Enrollment in New York public schools this year sank to its lowest level since the early 1950s, according to preliminary state Education Department (NYSED) data, from 2.4 million in 2022-23 to 2.38 million.

The enrollment data include students from pre-kindergarten to grade 12 in public schools, which includes charter schools. Most of the statewide loss (-24,305, or -1 percent) was concentrated in New York City, where, despite the unexpected arrival of migrant children, enrollment fell 21,310 (-2.4 percent). On Long Island, enrollment was virtually unchanged from 2022-23, with schools adding 409 students (0.1 percent). North of New York City, districts lost 3,404 students (-0.3 percent).

Following the post-World War II baby boom, New York public school enrollment reached its highest-ever level, 3.5 million, in 1970-71. Enrollment slid through the 1970s and 1980s to 2.5 million, before rising in the 1990s to its recent high of nearly 2.9 million in 1999-2000. Enrollment has since trended down, almost uninterrupted (figure 1).

Figure 1.

Source: NYSED

Since 2011-12, the last year in which enrollment rose, the number of students in New York public schools dropped 320,209 (-11.9 percent) (figure 2).

Figure 2.

Source: NYSED, Empire Center calculations

The decrease since 2018-19 (the last full year prior to the coronavirus pandemic) was 198,259 (-7.7 percent).

Looking at the change during that period, every county (with the exception of Rockland) has fewer public school students in 2023-24 than it had in 2018-19 (figure 3). The largest decrease was in the Bronx, where enrollment fell 41,742 (-21.2 percent).

Enrollment also fell more than 10 percent during the period in Cortland (-10.1), Queens (-10.6), Columbia (-11.1), Kings (-11.5) and Schuyler Counties (-12).

Figure 3.

At the district level, 555 of the 685 districts outside New York City (81 percent) are below their pre-pandemic (2018-19) enrollment. Another 33 districts would have declined were it not for increased enrollment in optional pre-kindergarten. Enrollment is down at least 10 percent in 157 districts (23 percent). (Figure 4)

Figure 4.

Source: NYSED, Empire Center calculations

On Long Island, 83 of 125 school districts (66 percent) had decreased enrollment compared to five years ago. In the counties north of New York City, decreases occurred in 472 out of 560 districts (84 percent).

New York City public school enrollment is down 12.2 percent since 2018-19, from 994,964 to 873,787. The state’s other largest districts also lost enrollment:

  • Buffalo: -5,823 (-11.3 percent)
  • Rochester: -6,028 (-20.9 percent)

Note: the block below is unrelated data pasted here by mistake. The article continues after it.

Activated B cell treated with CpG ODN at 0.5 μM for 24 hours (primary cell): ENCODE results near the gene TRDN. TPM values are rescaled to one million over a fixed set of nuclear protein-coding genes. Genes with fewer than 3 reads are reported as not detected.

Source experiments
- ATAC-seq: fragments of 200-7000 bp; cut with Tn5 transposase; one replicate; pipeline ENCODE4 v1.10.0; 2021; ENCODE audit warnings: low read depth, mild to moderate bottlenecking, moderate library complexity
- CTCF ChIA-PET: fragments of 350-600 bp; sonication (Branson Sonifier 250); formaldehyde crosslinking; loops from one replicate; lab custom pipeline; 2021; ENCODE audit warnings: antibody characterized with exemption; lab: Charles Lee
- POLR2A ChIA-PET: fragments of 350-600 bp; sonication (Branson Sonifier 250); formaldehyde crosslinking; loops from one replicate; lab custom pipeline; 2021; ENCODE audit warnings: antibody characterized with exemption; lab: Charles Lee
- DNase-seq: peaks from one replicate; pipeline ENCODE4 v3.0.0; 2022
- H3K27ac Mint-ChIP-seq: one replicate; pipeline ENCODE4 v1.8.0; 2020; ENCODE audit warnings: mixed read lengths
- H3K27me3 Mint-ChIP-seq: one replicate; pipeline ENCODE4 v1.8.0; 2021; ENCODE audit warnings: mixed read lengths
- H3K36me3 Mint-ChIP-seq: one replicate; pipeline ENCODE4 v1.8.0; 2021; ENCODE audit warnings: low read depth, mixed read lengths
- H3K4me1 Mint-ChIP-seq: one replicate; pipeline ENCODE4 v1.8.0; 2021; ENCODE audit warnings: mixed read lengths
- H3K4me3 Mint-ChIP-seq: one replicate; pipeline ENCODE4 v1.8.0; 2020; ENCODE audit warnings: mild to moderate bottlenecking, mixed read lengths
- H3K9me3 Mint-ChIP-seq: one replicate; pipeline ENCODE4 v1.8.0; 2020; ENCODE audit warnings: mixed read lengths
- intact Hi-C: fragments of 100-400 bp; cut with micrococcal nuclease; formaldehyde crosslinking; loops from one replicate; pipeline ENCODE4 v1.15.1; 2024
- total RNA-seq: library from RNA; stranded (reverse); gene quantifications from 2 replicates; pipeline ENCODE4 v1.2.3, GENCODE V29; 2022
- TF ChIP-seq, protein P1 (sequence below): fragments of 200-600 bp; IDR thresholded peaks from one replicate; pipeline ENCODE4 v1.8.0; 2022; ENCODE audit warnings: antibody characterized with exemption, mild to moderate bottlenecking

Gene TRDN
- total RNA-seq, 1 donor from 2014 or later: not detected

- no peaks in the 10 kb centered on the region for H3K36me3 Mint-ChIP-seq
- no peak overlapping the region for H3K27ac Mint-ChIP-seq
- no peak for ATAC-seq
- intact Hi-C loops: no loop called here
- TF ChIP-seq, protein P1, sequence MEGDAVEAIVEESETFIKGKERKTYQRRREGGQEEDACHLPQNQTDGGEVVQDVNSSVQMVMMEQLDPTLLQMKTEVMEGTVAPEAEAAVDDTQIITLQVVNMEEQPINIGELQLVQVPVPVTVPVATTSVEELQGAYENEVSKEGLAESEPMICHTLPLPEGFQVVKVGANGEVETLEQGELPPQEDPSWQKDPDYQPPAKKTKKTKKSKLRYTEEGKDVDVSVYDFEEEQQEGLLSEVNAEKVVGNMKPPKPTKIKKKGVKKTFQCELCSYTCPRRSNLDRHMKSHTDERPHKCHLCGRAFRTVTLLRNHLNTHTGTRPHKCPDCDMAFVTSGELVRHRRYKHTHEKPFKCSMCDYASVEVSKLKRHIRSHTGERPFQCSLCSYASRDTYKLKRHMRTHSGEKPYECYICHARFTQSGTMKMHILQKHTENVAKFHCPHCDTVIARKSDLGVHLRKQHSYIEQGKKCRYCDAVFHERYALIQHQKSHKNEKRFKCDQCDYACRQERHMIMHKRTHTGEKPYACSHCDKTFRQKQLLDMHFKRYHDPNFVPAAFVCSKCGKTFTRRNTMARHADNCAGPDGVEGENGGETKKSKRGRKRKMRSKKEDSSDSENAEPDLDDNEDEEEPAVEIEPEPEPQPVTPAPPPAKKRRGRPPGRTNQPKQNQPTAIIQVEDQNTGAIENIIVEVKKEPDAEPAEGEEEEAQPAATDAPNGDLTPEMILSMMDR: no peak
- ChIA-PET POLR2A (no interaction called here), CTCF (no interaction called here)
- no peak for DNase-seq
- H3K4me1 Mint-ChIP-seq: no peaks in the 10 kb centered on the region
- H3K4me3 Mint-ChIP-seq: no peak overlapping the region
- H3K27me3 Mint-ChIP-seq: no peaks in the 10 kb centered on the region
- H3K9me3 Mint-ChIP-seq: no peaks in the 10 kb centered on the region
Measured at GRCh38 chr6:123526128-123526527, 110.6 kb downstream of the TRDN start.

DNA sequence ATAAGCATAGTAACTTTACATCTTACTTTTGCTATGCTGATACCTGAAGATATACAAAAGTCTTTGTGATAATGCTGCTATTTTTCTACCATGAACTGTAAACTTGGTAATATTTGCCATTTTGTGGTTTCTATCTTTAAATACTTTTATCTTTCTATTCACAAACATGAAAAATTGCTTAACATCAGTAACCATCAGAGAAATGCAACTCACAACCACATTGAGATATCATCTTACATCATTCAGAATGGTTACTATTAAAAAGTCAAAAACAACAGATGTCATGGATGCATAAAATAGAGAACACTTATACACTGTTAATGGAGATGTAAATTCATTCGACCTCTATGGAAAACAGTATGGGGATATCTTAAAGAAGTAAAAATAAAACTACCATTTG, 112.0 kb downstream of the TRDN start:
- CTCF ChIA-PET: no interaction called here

• Yonkers: -2,532 (-9.5 percent)
  • Syracuse: -2,658 (-12.6 percent)

How Much Lower?

School enrollment reflects both the size of the school-age population and decisions by parents on how their students learn.

The combination of a declining fertility rate, net domestic outmigration (more people moving to other states than moving from them) and a decline in lawful foreign immigration helped push the school-age population (age 5 to 17) down from its recent high (nearly 3.5 million in 2000) to around 3 million.

The impact of parental decisions on school enrollment was visible when more than 100,000 students exited the New York public school system ahead of school year 2020-21 and largely do not appear to have returned. This coincided with, among other things, a surge in homeschooling which appears to have been sustained. With more innovation in the micro-school space, and with parents having more flexible employment thanks to remote work, it is becoming easier for parents to find alternatives to the public school system besides their historical options of private and parochial schools.

One meaningful indicator of New York’s future public school enrollment is the number of students in kindergarten, the first year for which attendance is compulsory (figure 5). In 2013-14, New York public schools had 189,828. The number trended down gradually before sinking nearly 10 percent in 2020-21. After a slight increase in 2021-22, the numbers again ticked down in both 2022-23 and the current school year. All told, New York public schools this year have 155,049 kindergartners, 18 percent (34,779) fewer than 10 years ago.

Figure 5.

Source: NYSED

Data Note: the number of districts excludes two districts (Berkshire Union Free School District and Inlet Central School District) which ceased operations during the five-year review period. The Elizabethtown and Westport districts, which merged, are counted as one district. Fire Island UFSD 2023-24 enrollment, omitted from NYSED data table, collected via telephone.

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